Would I easily just send my hideous thoughts I owe.
Through the air can indeed thoughts then fly,
And watch as it triffles and wiffles about the sky.
Oh, how great is it, that we can truly speak,
Without speech itself, for such speech is bleak.

Oh, had they told me that the new will progress,
The lifestyles of these individuals that are blessed,
By the great inventions that will change the world,
To a place of greater connection and words unfurled.
Ah, yes I see it now, that these individuals walk alone,
And speak nothing to those around,for they live in zone,
Allowing these elitists to speak without speech,
And has then, a greater bound, can we then reach.

Have we greatened ourselves with single inventions,
That have broken the bonds between the dimensions,
Of conversation and speech and of in life scene,
And replaced it by a mere vision upon a screen.
And how we lack the connections to the world a’near,
Ignoring the proximity as we walk with plugs in the ear...
A poem on the cons of technology.
2.7k · Dec 2013
Rudolph's Fame Arisen
Jay M Wong Dec 2013
Oh Rudolph, hath thou'st been picked upon by thy peers,
And hath thou cry'st thyself to sleep upon thy very tears.

For hath thou been bestowed 'tis distinguished nose,
For which thee other reindeers have selectively chose,
To be'st the prime target of thou'st dearest tears arose.

Yet, as swift fame arisen hath false friendship emerged too,
As horrid bullies now be'st bestest friends as thee night'st adieu.
For little Rudolph sees not the emergence of such facade,
A'th thy actions of dearest Santa ha'th granted thy accolade.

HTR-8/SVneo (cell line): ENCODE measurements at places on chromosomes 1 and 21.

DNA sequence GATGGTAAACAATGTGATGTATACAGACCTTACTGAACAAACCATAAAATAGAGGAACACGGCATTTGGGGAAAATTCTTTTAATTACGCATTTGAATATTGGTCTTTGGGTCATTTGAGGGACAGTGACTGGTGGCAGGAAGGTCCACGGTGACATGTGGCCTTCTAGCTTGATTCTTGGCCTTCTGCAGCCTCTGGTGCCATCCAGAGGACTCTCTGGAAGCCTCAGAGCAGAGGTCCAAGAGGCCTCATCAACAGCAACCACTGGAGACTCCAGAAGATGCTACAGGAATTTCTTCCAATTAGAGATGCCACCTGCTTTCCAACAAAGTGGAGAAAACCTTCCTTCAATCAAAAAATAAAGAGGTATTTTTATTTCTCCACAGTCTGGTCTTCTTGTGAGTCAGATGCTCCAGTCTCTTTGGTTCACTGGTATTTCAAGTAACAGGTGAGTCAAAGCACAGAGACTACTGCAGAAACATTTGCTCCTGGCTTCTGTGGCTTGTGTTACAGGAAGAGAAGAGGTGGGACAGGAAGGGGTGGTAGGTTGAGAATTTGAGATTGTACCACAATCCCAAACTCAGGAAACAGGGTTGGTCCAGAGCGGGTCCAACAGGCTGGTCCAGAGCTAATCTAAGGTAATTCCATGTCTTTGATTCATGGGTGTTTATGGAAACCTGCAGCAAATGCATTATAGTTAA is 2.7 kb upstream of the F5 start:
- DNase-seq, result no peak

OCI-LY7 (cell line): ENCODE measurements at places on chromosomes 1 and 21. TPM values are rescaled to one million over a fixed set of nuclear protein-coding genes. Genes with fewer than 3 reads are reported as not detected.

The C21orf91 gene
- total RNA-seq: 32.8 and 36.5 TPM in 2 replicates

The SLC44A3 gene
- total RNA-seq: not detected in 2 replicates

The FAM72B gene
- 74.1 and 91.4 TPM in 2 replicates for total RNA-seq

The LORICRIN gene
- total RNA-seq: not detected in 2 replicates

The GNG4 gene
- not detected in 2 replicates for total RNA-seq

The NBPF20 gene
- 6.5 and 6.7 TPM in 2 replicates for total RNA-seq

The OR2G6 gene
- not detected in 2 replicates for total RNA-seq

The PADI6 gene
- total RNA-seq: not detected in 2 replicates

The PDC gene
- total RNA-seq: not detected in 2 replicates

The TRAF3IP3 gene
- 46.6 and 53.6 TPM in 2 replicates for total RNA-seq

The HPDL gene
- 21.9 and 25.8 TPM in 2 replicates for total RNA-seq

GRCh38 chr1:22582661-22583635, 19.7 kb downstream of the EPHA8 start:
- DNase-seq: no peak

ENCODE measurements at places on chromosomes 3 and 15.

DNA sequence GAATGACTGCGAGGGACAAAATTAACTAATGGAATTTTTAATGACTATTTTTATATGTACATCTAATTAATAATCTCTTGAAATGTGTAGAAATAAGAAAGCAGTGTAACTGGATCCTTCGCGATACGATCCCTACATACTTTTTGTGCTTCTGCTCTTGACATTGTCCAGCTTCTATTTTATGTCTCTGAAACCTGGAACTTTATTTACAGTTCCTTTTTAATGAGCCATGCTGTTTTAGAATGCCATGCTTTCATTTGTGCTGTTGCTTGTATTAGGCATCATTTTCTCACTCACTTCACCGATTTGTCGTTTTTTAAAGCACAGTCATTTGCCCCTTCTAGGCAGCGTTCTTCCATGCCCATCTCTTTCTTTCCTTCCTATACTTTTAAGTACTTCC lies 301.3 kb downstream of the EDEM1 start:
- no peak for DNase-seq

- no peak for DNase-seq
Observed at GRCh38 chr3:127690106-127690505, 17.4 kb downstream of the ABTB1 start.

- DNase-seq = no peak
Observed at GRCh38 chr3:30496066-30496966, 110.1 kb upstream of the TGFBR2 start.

Again'st his dearest peers and their jealousy little Rudolph sees not,
For his dearest downfall must these devilish, horrid little beings plot.
Upon 'tis dearest red heart should see'st then 'tis fated knife,
And end'st now upon the hands of thee jealousy, shall his life.
For dearest little Rudolph hath known nothing of what a masks a'worn,
Shall beings do'st yet another despire thee words prior a'sworn,
For false masks of friendship shall plant thy dagger a'heart,
Until thy jealous'd fame and body shall separate apart.
A poem on facades of immediate friendship following immediate fame.
2.6k · Jun 2012
Last Poem I'll Write For You
Jay M Wong Jun 2012
If this is the last poem I will ever write,
Maybe this last time, I will get it right.
If this be the last poem you will ever read,
Maybe after such, will you do your deed,
And tell’st to all the folks who live without sound,
Living carelessly inside their own unknowing bounds.

For this is indeed the last poem for one to regret,
Oh, undoubtedly will never this I forget.
For a poem is but merely a coalition of this and that; all but mere words,
Only to forsake in the burden of misinterpretations of the general herd.
Oh, what is but speech too, when one is two,
Should I mouth one word and mean another to you.

What is a man who speaks one and means another to you?
Tell me then, what is, what is a man who fails to speak true?
So, then in the midst of his heart may his true word lies,
Only to spill to you the frills of his mere ungrateful lies.
So, please take a’mind that he regrets to speak,
The words of hurt and coldness that he had leak.

Oh, may the greatest of trees nest the horrid fungus and sin,
Then find’st that great man who will honor his kin.
Then find’st that great man who will eat so heavenly true,
And live the greatest life before his passing time is due.
Then find’st that great man who will give that faithful trust,
Before his gallant knight self will turn a’rust.

And if before you he stands, might it be not me,
But let merely this heart wish that happiness be.
But if is indeed this idiotic author you chose,
He is unforgivingly torn to have your heart be bruise.
And hope that never will he again speak one,
And mean a different another in a stupid pun.
And tell you that he treasures you so dearly,
And forever to hold you in heart sincerely.

If this is indeed the last poem I will ever write,